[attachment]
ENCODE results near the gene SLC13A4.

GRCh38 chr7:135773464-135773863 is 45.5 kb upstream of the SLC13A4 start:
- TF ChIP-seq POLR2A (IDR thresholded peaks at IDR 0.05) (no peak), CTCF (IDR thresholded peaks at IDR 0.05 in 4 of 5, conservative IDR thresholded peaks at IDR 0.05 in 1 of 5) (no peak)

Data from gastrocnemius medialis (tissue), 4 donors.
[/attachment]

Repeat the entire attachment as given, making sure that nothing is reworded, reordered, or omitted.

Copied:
ENCODE results near the gene SLC13A4.

GRCh38 chr7:135773464-135773863 is 45.5 kb upstream of the SLC13A4 start:
- TF ChIP-seq POLR2A (IDR thresholded peaks at IDR 0.05) (no peak), CTCF (IDR thresholded peaks at IDR 0.05 in 4 of 5, conservative IDR thresholded peaks at IDR 0.05 in 1 of 5) (no peak)

Data from gastrocnemius medialis (tissue), 4 donors.